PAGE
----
Another Halloween decoration basic are pumpkins. Keeping environmental consciousness in mind when purchasing pumpkins can really help with reducing plastic waste. This year, you can reuse your plastic pumpkin decorations, or opt-out of plastic for fabrics or ceramic pumpkins instead. These may last you much longer and are useful even outside of the fall season. By reusing plastic pumpkins or purchasing non plastics, you help reduce plastic waste, and contribute to reducing plastic production. Lastly, when using real pumpkins, you can try and opt for organic and locally grown pumpkins. For some of us, this may be a bit pricey. But hopefully, by recycling old decorations, costumes and cosmetics, you might find it more considerable and easier on your wallet. But regardless, when throwing away your pumpkins, be sure not to throw away the pumpkin guts. The seeds and pumpkin leftovers can be eaten, composted or replaced in the environment. It turns out, pumpkins can be an excellent source of nutrition for animals such as deer or squirrels. 

Candy and treats: 

Without treats, it isn’t Halloween. However this year, let’s ensure the sweetest part of the holiday is also sweet for the environment too. Plastic waste is still an issue when it comes to purchasing and consuming candy and other sweet treats. Although small, they add up —  just think of all the times you might have found candy or garbage wrappers around bus stops, roads, streats and playgrounds among countless other places. Buying candies with non-plastic wrappers can be replaced by candy that’s packaged in cardboard or paper boxes. 

It is also important to ensure that when going out to trick-or-treat, to make sure the bags you collect candy in are not plastic. Using pillowcases instead of plastic bags is a great way to reduce plastic and pollution this Halloween. Be sure to provide a trash bin or a recycling bin outside of your home or near the entrance of your property. This is important to encourage proper and responsible waste disposal, preventing people from throwing garbage wherever they find convenient. You can decorate your waste bin to give it that spooky Halloween vibe, as well as invite people to utilize it as needed.

Mask pollution: 

Lastly but not least on our tips to keep this Halloween environmentally safe, are masks. I can’t stress this one enough — as important as wearing masks are to ensure everyone’s safety, we can’t ignore how improper mask disposal is leading to so much pollution. Disposable masks are harmful to the environment, as the chemicals used to create their colours contain toxins. 

Additionally, masks have been found to have traces of lead, antimony and cadmium. These are known as “heavy metals” contributing to their toxicity and are extremely difficult to remove from the environment. Hence, we need to make it our mission to be responsible for not only preventing the spread of COVID-19 by using face masks but also being responsible for proper mask disposal — something we should be particularly wary of during this Halloween, as we gather to celebrate the holiday.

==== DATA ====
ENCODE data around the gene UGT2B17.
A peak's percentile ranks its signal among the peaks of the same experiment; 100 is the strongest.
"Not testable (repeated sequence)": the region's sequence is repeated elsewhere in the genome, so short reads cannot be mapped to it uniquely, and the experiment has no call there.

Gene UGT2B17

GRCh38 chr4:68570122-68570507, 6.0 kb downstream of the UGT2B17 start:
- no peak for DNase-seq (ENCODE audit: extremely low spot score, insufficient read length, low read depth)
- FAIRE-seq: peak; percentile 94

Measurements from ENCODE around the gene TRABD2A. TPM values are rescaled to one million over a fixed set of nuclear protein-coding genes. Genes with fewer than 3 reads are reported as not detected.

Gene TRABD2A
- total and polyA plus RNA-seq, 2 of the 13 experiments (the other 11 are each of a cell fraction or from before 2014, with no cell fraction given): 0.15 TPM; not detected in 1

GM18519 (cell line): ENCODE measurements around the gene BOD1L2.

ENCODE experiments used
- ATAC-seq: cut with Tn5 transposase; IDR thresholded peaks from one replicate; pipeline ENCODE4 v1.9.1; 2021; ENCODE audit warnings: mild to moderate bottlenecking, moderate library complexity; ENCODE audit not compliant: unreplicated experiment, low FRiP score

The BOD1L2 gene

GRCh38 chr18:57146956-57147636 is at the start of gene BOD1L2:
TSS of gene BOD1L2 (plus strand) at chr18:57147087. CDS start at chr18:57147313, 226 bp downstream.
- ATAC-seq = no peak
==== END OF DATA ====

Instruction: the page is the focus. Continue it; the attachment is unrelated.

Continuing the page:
Communal Clean-up:

And finally, Halloween is a communal event. If it weren’t for everyone coming together to celebrate this spooky holiday, we wouldn’t have the same joy in dressing up, decorating our homes and sharing deliciously spooky treats and candy with our neighbours and communities. Likewise, we need to remember that cleaning up after ourselves is also a community event. Getting your neighbourhood, schools or communities involved in a “post-Halloween clean up” is a great way to conclude this holiday. Let’s make it our 2021 mission to normalize a clean and environmentally friendly Halloween. After all, it is our beautiful and spooky fall season that produces the perfect weather, delicious pumpkins and gives the perfect environment for us to enjoy and celebrate this spooky day. Let’s give back to our planet for graciously hosting this holiday for us and make sure to clean during Halloween and most definitely after Halloween, too.

Halloween must stay spooky and safe not only for those participating in the holiday but also for our environment and our planet. And the only way to ensure that is to be responsible consumers — making sure we’re not purchasing products that will contribute to greater pollution and waste and also looking after the mess we leave behind. This will make for a Halloween that Mother Nature can be proud of and welcome for generations to come!

This article is part of our Opinions section and does not necessarily reflect the views of the Gauntlet’s editorial board.


Hiring | Staff | Advertising | Contact | PDF version | Archive | Volunteer | SU

The Gauntlet